|Other names||Shyteek Johnson|
Nushawn Williams (born November 1, 1976), also known as Shyteek Johnson, is an American convicted sex offender who admitted in 1997 to having unprotected sex with numerous girls and women after having been told that he was HIV positive. New York state and local public health officials stated that Williams had sex with up to 47 women in Chautauqua County and at least 28 more in New York City. Williams, who has boasted openly in the media about his sexual promiscuity, said in a news interview that his actual number of sexual partners was up to 300.
Williams, a native of Brooklyn, led a life of crime since his childhood. The son of a drug-addicted mother, Williams dealt drugs and robbed from the elderly. Prior to his HIV-related conviction, he had three previous convictions for various street crimes. He used several aliases, including the name Shyteek Johnson, under which he was jailed for a drug offense before he faced the HIV transmission charges.
Numerous reports indicate that Williams was a crack dealer who bragged of his gang-related activities and had a history of violence against women, including many of the women he infected. Williams' braggadocio and violence belied the ease with which he attracted women of all races and socioeconomic classes, though most of his victims were those with socioeconomic or emotional problems. News reports make numerous mentions of his charming interpersonal style with women. Women quoted in news stories often pointed to Williams' ability to make them feel special and loved, even while exercising violent control over their actions. In the case of his youngest victim, who was 13, Williams reportedly pursued a relationship for several months.
Williams stated that he believed health officials had lied to him when they informed him of his HIV status. He was the primary cause of an HIV micro-epidemic in Chautauqua County. He infected at least 14 women in Chautauqua County with HIV, including numerous teenagers. In 1999, he pleaded guilty to two counts of statutory rape (two of his victims were underage) and one count of reckless endangerment in the first degree for having unprotected sex with a woman who did not know his HIV status. He received a four-to-12-year sentence. Two of Williams' children in Chautauqua County were born with HIV, raising the number of known cases linked to Williams to 16. An additional 10 of Williams's sexual partners in New York City have been found to be HIV-positive, though it is unclear if Williams is the source of these infections.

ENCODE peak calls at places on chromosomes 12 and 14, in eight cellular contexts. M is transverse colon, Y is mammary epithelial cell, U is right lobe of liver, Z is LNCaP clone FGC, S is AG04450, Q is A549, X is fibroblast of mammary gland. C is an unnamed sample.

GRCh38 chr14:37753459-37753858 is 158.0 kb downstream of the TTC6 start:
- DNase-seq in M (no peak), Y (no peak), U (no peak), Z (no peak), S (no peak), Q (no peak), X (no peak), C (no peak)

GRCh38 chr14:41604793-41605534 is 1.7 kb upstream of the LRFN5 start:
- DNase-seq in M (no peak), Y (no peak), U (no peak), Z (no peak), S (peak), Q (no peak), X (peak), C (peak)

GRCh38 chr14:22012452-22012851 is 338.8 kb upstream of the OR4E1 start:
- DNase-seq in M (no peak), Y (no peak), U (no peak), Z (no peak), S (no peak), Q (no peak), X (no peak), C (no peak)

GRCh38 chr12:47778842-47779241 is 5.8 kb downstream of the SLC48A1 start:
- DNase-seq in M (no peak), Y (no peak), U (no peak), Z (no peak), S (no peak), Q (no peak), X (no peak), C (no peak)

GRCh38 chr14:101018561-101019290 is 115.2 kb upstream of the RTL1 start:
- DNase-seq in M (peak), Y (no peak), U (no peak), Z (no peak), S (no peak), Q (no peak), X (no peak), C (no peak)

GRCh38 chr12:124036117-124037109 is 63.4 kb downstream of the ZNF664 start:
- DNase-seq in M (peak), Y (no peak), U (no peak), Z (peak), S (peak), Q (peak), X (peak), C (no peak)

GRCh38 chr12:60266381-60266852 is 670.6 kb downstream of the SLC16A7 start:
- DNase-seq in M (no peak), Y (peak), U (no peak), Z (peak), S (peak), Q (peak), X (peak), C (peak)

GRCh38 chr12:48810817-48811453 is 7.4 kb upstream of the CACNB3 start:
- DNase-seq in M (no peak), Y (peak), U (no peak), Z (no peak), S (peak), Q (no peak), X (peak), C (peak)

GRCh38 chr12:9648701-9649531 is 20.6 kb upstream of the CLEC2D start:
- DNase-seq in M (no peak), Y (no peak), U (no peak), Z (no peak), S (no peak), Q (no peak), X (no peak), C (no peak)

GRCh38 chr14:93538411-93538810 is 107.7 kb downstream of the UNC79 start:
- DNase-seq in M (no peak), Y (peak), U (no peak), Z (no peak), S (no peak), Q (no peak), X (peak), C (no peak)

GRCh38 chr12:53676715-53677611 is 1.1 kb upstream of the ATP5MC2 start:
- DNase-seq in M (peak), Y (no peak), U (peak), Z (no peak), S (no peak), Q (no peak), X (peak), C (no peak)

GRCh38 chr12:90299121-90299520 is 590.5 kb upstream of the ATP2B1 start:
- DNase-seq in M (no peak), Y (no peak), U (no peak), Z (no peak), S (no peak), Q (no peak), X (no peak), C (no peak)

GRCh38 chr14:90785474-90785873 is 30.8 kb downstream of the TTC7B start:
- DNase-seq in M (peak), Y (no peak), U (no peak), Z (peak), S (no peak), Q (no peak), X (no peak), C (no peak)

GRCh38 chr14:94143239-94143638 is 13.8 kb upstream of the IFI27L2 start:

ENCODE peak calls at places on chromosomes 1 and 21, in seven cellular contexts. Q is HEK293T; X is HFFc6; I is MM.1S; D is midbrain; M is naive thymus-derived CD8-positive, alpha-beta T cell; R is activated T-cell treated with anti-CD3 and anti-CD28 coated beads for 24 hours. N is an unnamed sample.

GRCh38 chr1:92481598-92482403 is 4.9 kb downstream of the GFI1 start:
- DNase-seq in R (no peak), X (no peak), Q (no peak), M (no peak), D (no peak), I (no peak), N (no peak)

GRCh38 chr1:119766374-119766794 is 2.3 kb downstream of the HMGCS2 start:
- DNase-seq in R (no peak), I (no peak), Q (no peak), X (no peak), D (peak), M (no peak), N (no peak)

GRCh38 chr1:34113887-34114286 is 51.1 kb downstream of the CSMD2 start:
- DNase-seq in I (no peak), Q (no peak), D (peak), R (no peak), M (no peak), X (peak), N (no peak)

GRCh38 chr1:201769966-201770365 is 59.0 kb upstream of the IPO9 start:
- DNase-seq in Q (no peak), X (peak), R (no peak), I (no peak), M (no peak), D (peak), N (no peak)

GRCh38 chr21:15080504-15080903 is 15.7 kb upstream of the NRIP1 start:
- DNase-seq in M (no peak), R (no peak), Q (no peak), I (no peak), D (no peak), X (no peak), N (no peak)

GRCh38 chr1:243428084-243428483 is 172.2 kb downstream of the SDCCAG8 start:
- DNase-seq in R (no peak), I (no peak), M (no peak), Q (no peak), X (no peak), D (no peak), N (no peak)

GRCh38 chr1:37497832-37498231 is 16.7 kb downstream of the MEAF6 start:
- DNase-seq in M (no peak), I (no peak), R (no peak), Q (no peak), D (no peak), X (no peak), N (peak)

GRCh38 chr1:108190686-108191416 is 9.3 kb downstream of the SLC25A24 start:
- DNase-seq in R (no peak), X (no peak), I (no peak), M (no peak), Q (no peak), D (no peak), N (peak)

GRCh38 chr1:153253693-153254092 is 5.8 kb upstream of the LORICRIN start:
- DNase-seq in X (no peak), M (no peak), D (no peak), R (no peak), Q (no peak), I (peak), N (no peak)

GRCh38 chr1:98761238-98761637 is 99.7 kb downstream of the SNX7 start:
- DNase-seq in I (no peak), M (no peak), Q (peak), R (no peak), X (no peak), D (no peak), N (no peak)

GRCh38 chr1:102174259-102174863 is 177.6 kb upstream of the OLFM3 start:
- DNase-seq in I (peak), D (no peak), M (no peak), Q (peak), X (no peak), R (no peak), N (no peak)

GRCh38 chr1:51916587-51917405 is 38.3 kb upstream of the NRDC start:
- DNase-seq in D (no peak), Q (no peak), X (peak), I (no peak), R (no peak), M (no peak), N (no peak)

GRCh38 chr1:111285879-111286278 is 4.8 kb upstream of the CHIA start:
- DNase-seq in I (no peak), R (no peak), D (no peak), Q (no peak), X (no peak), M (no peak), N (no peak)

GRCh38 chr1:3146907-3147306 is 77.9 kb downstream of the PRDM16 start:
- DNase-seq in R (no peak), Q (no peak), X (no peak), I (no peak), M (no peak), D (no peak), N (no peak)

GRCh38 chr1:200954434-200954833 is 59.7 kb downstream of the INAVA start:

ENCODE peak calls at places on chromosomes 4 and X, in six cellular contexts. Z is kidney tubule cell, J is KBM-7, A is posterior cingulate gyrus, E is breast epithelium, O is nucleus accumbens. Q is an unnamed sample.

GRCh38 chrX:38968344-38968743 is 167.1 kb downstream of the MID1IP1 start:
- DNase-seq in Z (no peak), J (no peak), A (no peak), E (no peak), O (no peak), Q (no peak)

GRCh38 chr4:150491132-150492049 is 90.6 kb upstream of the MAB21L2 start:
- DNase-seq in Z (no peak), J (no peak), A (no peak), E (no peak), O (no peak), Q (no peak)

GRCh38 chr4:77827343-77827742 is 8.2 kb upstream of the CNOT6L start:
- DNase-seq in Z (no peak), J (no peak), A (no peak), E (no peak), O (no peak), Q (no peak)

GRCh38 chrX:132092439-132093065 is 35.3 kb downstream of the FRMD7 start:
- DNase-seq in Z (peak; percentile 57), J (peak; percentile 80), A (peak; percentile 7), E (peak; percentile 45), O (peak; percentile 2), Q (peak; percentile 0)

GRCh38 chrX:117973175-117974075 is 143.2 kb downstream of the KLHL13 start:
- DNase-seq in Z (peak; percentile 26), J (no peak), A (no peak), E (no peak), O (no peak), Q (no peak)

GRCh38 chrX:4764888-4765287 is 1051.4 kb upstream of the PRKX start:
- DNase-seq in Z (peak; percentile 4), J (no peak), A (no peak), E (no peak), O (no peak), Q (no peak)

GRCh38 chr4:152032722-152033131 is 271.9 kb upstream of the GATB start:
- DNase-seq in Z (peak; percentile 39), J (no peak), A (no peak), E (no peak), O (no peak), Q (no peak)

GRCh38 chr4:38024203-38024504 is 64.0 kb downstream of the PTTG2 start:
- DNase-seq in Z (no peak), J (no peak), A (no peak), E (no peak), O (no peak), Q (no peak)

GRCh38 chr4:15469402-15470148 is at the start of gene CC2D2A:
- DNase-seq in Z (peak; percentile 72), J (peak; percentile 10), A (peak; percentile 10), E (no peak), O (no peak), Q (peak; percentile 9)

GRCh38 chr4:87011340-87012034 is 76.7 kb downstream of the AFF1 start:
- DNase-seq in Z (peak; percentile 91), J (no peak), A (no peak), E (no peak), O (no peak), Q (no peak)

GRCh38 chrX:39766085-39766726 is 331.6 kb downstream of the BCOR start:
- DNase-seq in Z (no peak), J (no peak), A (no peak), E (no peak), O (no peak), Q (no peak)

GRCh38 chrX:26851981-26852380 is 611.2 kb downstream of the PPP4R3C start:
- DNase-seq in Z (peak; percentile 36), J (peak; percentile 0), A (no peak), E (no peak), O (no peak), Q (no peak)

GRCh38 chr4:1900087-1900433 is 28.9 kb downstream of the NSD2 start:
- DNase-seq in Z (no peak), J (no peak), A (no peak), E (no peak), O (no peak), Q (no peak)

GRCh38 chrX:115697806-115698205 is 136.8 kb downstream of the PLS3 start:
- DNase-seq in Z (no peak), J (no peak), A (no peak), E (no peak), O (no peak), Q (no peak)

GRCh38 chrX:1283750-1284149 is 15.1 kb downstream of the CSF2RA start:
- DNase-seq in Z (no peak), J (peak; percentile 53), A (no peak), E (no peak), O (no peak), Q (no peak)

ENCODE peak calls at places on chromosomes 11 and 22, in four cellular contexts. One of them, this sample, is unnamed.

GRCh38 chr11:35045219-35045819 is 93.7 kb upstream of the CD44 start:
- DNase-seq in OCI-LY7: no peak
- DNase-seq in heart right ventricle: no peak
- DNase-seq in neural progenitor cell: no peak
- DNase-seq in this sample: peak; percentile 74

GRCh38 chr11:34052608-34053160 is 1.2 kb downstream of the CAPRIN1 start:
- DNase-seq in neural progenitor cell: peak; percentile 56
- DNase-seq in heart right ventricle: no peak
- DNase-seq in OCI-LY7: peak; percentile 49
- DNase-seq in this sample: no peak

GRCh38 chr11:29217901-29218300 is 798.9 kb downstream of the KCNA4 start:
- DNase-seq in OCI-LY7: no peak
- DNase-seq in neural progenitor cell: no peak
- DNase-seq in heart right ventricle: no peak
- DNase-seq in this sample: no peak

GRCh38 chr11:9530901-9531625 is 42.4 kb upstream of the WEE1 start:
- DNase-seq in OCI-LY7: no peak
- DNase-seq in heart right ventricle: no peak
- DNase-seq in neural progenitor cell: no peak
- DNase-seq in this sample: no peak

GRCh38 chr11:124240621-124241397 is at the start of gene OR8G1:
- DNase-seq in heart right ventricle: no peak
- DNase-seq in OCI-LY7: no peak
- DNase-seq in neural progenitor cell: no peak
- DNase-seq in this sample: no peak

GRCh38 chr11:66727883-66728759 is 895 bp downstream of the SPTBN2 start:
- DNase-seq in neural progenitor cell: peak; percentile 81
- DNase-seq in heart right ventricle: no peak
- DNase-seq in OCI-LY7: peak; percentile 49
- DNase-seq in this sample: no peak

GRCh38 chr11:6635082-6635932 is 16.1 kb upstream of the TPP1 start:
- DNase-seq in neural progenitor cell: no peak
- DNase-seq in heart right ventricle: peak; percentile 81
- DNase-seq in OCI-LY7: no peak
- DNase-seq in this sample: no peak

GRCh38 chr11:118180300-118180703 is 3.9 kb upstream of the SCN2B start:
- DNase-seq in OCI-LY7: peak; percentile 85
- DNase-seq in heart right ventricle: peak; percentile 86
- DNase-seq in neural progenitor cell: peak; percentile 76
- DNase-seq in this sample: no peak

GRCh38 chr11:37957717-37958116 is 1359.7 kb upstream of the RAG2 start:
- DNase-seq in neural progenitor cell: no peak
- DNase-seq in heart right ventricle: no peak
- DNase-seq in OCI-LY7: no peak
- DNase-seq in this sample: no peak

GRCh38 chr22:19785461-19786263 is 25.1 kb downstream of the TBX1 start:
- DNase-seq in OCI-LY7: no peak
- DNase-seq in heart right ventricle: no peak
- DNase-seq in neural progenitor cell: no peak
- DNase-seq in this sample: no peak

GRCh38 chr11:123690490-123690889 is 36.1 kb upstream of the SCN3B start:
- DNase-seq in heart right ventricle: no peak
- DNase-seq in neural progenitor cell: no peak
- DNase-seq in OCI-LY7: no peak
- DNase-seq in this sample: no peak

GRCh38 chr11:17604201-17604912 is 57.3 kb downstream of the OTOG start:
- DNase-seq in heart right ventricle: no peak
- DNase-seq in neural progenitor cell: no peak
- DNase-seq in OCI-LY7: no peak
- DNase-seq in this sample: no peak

His case received widespread media attention and ignited a debate over whether knowingly spreading HIV could be viewed as a crime as well as debates over the promiscuous sexuality of U.S. culture and the role of sex education in American high schools. Many stated that the maximum sentence Williams could receive was unduly light, leading then-New York City mayor Rudy Giuliani to call for Williams to be tried for "attempted murder, or worse."
The case also raised questions as to whether the state should continue to respect the anonymity of those who test positive for HIV. Prior to the Williams case, health officials believed that publicizing the names of HIV-positive individuals would result in a reduction in HIV testing and subject HIV-positive individuals, particularly members of the gay community, to increased social stigma. As a result of the Williams case, New York passed a law that mandated doctors and laboratories to report the names of individuals who test positive for HIV. Reporting of partners to physicians is voluntary, but doctors are mandated to report that the names of any known partners to the NYS Department of Health. Partners may be notified without the permission of the patient, but must be informed that their partners will be notified.
In April 2010, New York attorney general Andrew Cuomo moved to block Williams' release from prison after 12 years and place him under civil confinement under a statute aimed at predatory sex offenders. A judge ordered him remanded to custody pending an outcome of a civil proceeding.
By 2010, he had adopted the name Shyteek Johnson again.
- Cooper, Michael (July 29, 1999). "Drifter Says He Had Sex With Up to 300". The New York Times.
- Sexton, Joe (October 30, 1997). "After Childhood of Violence, A One-Man H.I.V. Epidemic". The New York Times.
- Barron, James (October 28, 1997). "Officials Link Man to 11 Teen-Agers With H.I.V." The New York Times. Retrieved June 26, 2013.
- Frey, Jennifer (June 1, 1999). "Jamestown and the Story of 'Nushawn's Girls'". The Washington Post.
- Tanaka, Jennifer; Gregory Beals (November 10, 1997). "The Victims' Stories: He Charmed The Lost And The Unwanted". Newsweek.
- Perez-Pena, Richard (January 29, 1998). "Two Births Lengthen List In One-Man H.I.V. Spree". The New York Times.
- Gross, Jane (October 29, 1997). "Trail of Arrests, H.I.V. Fears And a Woman's Tale of Love". The New York Times.
- "Public Health Law Relating to HIV Reporting and Partner Notification". NYS Department of Health. October 2013. Archived from the original on April 4, 2016. Retrieved March 29, 2016.
- Hakim, Danny (April 13, 2010). "Man Who Spread HIV May Be Held". The New York Times. Retrieved April 14, 2010.
- Martinez, Edecio. "Nushawn Williams Spread HIV To 13 Women, and Did His Time; Will He Be Locked Up Forever?". cbsnews.com. Retrieved June 26, 2013.
- Shevory, Thomas C. (2004). Notorious H.I.V.: the media spectacle of Nushawn Williams. University of Minnesota Press. ISBN 0-8166-4339-3.